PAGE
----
In addition to housing prices, residents might also have to contend with rising traffic congestion (Seattle’s traffic is now the fourth worst in the country) and growing income inequality (while tech salaries are high, half of Seattle’s workers earn less than $50,000 a year). These costs might accrue disproportionately to the city’s existing residents. “My worry is that benefits will mostly go to people who move to the area instead of local residents, which will isolate local residents already in the community,” Amy Liu, the director of the Metropolitan Policy Program at the Brookings Institution, told me.

What would your city have to give up or offer?

Several of the cities contending to host HQ2 are offering Amazon billions of dollars in tax incentives. Experts question how much these tax breaks really influence Amazon’s decision. “Amazon has performed a great public service by dragging the obscure site location process out of the shadows and into a harsh public spotlight,” mused Greg LeRoy, the executive director of Good Jobs First, in CityLab. As the urban theorist Richard Florida argued in CityLab:

The broad consensus among urbanists, economists, and local economic policy experts is that outlandish tax breaks ultimately have little influence on where a company decides to locate. Those decisions are based on more fundamental factors like location, talent, access to markets, and real estate costs. Instead, tax breaks simply transfer public funds that could be used for more much-needed public services like schools, housing programs, job training, and transportation to private corporations.

Some cities, like Boston, are offering Amazon alternative incentives, such as the opportunity to connect its campus to regional transit. While we can’t know whether such offers will be effective in luring Amazon, in 2015, Boston was able to use similar appeals to make a successful bid for General Electric’s headquarters.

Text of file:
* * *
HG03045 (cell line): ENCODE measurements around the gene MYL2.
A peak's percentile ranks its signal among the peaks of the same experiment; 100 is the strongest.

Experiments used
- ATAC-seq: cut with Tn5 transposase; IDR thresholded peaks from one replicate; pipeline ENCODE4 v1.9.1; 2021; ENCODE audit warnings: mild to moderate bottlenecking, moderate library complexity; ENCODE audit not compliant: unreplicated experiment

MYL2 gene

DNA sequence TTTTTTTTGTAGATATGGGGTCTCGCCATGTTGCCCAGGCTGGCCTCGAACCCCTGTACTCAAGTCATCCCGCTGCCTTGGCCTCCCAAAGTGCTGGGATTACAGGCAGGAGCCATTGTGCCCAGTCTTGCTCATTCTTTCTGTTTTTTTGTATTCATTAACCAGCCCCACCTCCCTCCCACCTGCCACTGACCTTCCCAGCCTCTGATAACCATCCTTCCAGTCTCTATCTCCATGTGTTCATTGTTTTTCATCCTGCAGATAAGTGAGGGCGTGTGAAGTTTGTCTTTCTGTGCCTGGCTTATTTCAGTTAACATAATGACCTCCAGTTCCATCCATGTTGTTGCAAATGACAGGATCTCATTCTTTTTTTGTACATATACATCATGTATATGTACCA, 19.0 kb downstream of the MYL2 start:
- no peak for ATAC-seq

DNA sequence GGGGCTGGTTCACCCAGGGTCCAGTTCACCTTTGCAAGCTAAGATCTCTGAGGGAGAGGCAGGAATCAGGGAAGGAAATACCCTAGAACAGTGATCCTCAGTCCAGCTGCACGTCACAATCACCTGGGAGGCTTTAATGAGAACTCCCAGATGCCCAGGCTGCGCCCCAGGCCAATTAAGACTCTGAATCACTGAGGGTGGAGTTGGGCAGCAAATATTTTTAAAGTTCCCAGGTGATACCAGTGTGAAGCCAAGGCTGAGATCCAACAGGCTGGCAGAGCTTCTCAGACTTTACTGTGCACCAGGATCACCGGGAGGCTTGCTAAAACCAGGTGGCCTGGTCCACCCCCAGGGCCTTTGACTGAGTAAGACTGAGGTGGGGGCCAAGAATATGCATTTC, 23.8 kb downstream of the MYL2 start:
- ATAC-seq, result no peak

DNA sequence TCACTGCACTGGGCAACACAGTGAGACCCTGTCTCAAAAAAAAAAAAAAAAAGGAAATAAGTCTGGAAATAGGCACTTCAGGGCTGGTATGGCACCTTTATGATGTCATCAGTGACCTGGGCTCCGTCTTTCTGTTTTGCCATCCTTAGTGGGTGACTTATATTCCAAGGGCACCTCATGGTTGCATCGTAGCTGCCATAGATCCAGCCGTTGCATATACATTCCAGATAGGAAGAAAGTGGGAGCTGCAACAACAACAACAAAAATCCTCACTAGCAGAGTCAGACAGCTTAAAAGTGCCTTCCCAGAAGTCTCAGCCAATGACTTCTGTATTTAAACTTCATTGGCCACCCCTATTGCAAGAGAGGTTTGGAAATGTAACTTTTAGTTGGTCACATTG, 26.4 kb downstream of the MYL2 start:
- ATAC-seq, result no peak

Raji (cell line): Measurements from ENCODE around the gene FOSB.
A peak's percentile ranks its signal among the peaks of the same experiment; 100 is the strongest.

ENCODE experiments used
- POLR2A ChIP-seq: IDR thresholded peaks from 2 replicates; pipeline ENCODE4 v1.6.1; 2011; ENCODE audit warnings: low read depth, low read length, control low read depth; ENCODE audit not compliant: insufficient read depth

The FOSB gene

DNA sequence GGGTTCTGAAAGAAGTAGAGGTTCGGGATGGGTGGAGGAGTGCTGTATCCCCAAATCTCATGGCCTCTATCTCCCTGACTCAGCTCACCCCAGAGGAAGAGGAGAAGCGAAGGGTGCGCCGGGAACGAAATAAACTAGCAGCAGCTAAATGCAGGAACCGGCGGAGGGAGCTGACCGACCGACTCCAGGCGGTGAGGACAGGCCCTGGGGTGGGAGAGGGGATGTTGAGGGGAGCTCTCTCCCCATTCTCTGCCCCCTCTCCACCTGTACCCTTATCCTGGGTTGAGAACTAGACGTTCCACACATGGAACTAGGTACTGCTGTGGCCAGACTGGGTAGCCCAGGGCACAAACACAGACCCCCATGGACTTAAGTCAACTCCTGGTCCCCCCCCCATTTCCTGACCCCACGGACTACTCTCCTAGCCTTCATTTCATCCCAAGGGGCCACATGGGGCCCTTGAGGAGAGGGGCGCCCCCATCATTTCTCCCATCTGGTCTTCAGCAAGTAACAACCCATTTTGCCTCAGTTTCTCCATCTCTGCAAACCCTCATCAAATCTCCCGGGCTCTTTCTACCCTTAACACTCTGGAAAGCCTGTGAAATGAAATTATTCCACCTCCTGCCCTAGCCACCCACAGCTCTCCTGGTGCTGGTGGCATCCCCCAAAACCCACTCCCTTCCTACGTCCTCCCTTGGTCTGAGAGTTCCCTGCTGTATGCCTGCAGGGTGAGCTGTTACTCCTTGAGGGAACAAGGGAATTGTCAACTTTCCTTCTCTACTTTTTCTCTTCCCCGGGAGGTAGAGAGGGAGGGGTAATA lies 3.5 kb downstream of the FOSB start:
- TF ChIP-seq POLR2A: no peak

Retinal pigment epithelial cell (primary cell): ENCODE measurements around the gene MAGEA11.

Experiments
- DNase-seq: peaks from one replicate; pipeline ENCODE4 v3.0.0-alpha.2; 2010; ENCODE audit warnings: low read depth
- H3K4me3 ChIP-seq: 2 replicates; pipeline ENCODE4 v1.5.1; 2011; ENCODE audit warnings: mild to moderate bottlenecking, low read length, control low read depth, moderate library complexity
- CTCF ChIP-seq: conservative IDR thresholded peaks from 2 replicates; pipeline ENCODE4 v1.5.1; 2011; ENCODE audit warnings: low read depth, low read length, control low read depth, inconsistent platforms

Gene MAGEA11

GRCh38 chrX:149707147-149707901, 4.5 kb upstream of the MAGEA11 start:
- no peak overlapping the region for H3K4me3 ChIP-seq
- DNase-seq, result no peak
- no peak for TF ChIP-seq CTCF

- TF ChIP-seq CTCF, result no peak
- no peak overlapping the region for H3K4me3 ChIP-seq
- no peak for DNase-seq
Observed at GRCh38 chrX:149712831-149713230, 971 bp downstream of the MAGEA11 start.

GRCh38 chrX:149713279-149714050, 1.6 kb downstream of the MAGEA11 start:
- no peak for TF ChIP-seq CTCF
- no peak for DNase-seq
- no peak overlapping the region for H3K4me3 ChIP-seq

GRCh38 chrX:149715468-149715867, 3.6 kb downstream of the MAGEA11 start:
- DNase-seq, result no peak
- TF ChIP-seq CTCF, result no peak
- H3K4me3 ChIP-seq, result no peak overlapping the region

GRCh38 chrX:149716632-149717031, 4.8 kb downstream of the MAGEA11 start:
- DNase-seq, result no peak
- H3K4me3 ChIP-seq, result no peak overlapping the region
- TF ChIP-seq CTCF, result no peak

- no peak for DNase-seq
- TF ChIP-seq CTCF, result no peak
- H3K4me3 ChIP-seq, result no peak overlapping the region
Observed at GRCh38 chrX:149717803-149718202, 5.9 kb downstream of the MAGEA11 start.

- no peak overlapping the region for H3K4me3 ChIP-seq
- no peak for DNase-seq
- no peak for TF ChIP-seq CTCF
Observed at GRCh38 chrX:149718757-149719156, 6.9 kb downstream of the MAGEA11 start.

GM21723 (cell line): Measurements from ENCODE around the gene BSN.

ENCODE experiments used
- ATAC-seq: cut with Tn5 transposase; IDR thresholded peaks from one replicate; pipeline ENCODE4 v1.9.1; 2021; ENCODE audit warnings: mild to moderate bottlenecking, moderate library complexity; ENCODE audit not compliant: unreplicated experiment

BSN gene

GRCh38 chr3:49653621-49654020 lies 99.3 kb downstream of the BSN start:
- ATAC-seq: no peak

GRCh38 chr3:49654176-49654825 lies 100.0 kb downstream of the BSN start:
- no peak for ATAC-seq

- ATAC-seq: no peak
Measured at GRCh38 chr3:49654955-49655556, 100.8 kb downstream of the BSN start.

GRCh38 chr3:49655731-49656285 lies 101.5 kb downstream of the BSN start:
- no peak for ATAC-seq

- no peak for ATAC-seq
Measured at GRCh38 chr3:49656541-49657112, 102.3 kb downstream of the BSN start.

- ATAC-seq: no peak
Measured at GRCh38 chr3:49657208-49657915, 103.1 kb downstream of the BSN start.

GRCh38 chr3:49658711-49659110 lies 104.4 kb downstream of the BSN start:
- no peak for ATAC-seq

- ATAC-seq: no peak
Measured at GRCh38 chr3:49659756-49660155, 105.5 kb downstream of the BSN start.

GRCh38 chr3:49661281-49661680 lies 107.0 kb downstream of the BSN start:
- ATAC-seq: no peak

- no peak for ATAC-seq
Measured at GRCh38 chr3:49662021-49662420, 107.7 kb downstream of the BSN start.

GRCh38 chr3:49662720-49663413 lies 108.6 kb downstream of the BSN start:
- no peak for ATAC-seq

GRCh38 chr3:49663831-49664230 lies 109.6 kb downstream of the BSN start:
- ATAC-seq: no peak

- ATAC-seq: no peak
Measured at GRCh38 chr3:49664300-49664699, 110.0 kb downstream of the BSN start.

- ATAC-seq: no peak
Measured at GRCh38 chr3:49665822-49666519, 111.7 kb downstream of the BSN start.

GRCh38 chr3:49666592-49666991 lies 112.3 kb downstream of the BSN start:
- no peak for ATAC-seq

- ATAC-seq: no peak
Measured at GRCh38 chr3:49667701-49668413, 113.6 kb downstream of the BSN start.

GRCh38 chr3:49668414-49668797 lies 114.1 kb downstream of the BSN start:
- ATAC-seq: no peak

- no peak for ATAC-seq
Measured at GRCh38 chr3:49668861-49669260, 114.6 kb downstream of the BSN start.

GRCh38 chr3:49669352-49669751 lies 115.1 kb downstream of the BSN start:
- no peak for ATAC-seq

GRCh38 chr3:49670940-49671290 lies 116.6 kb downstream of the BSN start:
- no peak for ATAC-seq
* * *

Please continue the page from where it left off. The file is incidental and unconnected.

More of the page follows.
What are the effects on local businesses and organizations?

Local universities may meet the arrival of Amazon by developing pipelines for new employees. Construction companies and real-estate developers will anticipate new work. The latter, said Liu, could be key to ensuring local residents don’t get left behind. “They should commit to financing the preservation of affordable housing,” she advised.

Local philanthropies, while perhaps less visible, can advocate for city residents and support any new community needs that emerge, such as funds for affordable housing. Liu pointed out that the visibility of the HQ2 search may spur Amazon to serve as a strong corporate partner to local foundations. To an extent, local organizations can help cities make demands. “My sense is Amazon leadership wants to be a good neighbor. In this sense, philanthropies have enormous sway over enforcing collaboration with Amazon.”

Who would you be competing against?

CityLab’s Sarah Holder has surveyed all the contenders to host HQ2, highlighting the different opportunities and disadvantages that different cities face. Sarah likens the competitive process of coming up with new incentives to the Hunger Games. Check out the front-runners on her list, and assess how your city stacks up.


Today’s Wrap Up

  • Today’s Question: It’s in the headline. Would you want HQ2 in your city?

  • What’s Coming: On Wednesday, we discuss new frontiers in philosophy.